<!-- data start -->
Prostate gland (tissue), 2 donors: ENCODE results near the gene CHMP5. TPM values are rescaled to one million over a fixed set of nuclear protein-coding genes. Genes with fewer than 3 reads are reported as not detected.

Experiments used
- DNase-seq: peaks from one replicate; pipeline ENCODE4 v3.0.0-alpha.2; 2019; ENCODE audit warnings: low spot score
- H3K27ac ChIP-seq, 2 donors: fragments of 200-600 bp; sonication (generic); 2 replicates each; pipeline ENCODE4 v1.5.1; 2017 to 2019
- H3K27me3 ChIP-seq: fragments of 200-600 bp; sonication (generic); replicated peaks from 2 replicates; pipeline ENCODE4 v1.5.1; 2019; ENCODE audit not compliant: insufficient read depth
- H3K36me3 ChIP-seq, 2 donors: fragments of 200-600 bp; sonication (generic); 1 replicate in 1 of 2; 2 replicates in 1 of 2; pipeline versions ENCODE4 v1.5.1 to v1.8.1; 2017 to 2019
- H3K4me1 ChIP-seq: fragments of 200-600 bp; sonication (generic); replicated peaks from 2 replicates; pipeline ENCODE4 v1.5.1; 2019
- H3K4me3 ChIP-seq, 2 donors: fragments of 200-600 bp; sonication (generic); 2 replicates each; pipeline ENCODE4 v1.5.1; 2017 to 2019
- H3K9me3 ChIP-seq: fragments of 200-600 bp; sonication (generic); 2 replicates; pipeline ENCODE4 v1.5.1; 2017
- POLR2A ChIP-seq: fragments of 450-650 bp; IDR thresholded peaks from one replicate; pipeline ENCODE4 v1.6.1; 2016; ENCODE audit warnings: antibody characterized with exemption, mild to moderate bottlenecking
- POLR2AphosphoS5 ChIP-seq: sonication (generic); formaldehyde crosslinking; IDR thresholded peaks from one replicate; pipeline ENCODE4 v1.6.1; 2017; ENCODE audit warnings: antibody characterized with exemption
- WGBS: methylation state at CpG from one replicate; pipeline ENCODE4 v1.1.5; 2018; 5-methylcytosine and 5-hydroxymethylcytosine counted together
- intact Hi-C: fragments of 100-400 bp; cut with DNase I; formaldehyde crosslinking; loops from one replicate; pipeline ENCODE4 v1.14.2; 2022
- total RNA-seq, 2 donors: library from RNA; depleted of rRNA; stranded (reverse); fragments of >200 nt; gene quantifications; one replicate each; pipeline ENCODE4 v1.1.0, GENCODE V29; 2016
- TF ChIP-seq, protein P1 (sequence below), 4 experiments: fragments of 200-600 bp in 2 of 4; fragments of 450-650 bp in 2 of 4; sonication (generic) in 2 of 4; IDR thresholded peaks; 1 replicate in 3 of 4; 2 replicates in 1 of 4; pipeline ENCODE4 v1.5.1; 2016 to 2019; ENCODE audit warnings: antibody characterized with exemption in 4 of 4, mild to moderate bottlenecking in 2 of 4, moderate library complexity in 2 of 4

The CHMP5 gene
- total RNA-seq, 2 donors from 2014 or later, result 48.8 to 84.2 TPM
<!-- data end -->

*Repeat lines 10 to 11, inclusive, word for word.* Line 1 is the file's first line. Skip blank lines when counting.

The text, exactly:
- POLR2A ChIP-seq: fragments of 450-650 bp; IDR thresholded peaks from one replicate; pipeline ENCODE4 v1.6.1; 2016; ENCODE audit warnings: antibody characterized with exemption, mild to moderate bottlenecking
- POLR2AphosphoS5 ChIP-seq: sonication (generic); formaldehyde crosslinking; IDR thresholded peaks from one replicate; pipeline ENCODE4 v1.6.1; 2017; ENCODE audit warnings: antibody characterized with exemption